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Drax and MHIENG to deliver world’s largest carbon capture power project

UK-headed power utility and world-leading sustainable biomass production and supply major Drax Group plc has announced that it and Mitsubishi Heavy Industries Engineering, Ltd (MHIENG), part of Mitsubishi Heavy Industries (MHI) Group, have agreed on a long-term contract for Drax Power to use its carbon capture technology, the Advanced KM CDR process, in what would be the largest deployment of negative emissions in power generation anywhere in the world.

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Kentaro Hosomi (left), Chief Regional Officer EMEA, Mitsubishi Heavy Industries (MHI); Carl Clayton, Head of BECCS, Drax Group, and Jenny Blyth, Project Analyst, Drax Group at the MHI pilot at Drax Power Station (photo courtesy Drax).

According to a statement, the contract, which combines UK innovation and world-leading Japanese technology, will see Drax license MHI’s unique carbon capture solvent, KS-21, to capture carbon dioxide (CO2) at its biomass power station near Selby, North Yorkshire.

Drax is already the largest decarbonization project in Europe, having converted its power station to use sustainable biomass instead of coal, reducing its fossil emissions by more than 85 percent. By deploying bioenergy with carbon capture and storage (BECCS) technology, Drax aims to go further – becoming carbon negative by 2030.

Drax is the first company to sign a contract to deploy carbon capture technology at scale in the UK. The project combines MHI’s proven and world-leading technology with offshore geological storage under the North Sea, helping the UK achieve its target to cut carbon emissions by 78 percent by 2035 and demonstrates global climate leadership ahead of this weekend’s G7 Summit in Cornwall and of COP26 in Glasgow in November.

As part of the agreement, MHI plans to locate its core CCS team at the company’s European headquarters in London and explore additional employment opportunities in the UK in the future. MHI is also looking at ways to strengthen its supply chain, including the potential production of its proprietary solvent in the UK.

Drax has already successfully trialed MHI’s Kansai-Mitsubishi Carbon Dioxide Removal Process (KM CDR Process) carbon capture technology in a pilot that started in 2020 to test two of MHI’s proprietary solvents (KS-1 and KS-21).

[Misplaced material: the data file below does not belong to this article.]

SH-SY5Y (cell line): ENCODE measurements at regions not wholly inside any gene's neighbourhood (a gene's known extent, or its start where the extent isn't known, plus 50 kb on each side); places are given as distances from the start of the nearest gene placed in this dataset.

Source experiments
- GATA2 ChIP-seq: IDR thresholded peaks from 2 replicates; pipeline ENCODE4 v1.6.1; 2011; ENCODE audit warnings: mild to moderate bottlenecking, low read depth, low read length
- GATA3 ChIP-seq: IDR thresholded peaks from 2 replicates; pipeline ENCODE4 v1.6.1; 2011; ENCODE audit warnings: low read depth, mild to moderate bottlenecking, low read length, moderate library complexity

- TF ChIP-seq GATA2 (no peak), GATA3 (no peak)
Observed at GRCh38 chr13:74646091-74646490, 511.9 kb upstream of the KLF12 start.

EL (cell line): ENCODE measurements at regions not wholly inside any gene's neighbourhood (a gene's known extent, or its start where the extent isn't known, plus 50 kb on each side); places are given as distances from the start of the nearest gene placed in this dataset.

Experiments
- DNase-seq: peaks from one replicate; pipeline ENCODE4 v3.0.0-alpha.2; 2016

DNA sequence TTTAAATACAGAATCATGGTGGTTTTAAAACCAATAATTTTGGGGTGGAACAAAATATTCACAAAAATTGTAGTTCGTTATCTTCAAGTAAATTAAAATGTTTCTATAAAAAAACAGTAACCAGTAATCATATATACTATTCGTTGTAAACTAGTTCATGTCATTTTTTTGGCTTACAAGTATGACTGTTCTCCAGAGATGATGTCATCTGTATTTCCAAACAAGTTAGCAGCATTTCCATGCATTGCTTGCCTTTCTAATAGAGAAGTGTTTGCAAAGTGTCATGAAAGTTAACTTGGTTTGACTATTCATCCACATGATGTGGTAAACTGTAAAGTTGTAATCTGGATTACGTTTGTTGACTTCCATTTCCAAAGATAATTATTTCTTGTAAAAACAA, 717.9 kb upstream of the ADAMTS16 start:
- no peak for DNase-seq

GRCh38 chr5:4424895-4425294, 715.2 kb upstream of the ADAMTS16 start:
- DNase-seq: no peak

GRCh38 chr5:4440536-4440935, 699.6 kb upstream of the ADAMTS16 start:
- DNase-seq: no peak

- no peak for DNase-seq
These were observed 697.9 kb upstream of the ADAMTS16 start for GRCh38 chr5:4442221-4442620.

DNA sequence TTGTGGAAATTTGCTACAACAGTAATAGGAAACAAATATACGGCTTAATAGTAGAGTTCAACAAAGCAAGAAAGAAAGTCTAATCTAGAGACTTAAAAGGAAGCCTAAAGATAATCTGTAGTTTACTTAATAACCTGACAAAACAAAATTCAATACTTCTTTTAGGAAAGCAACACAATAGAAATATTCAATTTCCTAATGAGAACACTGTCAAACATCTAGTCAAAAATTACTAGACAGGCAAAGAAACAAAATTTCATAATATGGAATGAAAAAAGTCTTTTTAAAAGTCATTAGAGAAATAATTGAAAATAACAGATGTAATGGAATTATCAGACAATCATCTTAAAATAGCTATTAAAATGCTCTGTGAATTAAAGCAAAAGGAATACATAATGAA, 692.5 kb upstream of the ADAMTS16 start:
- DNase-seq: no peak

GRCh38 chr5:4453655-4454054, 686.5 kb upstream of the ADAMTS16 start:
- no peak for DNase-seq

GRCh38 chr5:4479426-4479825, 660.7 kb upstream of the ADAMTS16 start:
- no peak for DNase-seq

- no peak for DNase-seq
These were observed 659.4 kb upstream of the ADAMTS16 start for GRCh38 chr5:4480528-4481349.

The world urgently needs to move from making climate pledges to taking climate action. This game-changing contract between Drax and MHI could contribute to a decade of global environmental leadership from the UK and provide further stimulus to a post-Covid economic recovery. Carbon capture technologies like BECCS are going to be absolutely vital in the fight against the climate crisis. Subject to the right regulatory framework being in place, Drax stands ready to invest further in this essential negative emissions technology, which not only permanently removes CO2 from the atmosphere but also delivers the reliable, renewable electricity needed for clean, green economic growth, said Will Gardiner CEO of Drax Group.

With an effective negative emissions policy and investment framework from the UK government, the first commercial BECCS unit at Drax could be operational as soon as 2027, supporting thousands of jobs across the North of England as soon as 2024, and capturing and storing at least 8 million tonnes of CO2 a year by 2030.

Drax has already kickstarted the planning process to deploy BECCS at its power station in North Yorkshire – if successful work could get underway to build BECCS at Drax as soon as 2024, with the creation of thousands of jobs.

We are very proud to have been selected as Drax’s technology partner and we firmly believe that our carbon capture technology will make a significant contribution to the UK and wider global community achieving their net-zero targets. We look forward to expanding our presence in the UK and developing a centre of excellence for the deployment of carbon capture technology across Europe, the Middle East, and the Africa region. MHI aims to continue reducing greenhouse gases globally by providing reliable and economically feasible carbon capture technology, supported by research and development activity over 30 years and commercial records around the world, said Kenji Terasawa, President, and CEO of  Mitsubishi Heavy Industries Engineering.

MHI, together with Kansai Electric Power Co., Inc. (KEPCO) started the development of the Kansai-Mitsubishi Carbon Dioxide Removal Process (KM CDR Process), a post-combustion carbon capture technology, in 1990. As of May 2021, MHI has delivered a total of 13 commercial plants with the KM CDR Process, with two commercial plants currently under construction, making it a global leader in carbon capture technology deployment. Two more plants are currently under construction. The Advanced KM CDR Process will use a new proprietary solvent, called KS-21. Compared to the earlier KS-1 solvent, which has been adopted at 13 commercial plants delivered by MHIENG, KS-21 has a number of advantageous properties, such as lower volatility and greater stability against degradation. The newer solvent is also expected to enable reduced running costs and other economic benefits (graphic courtesy MHIENG).

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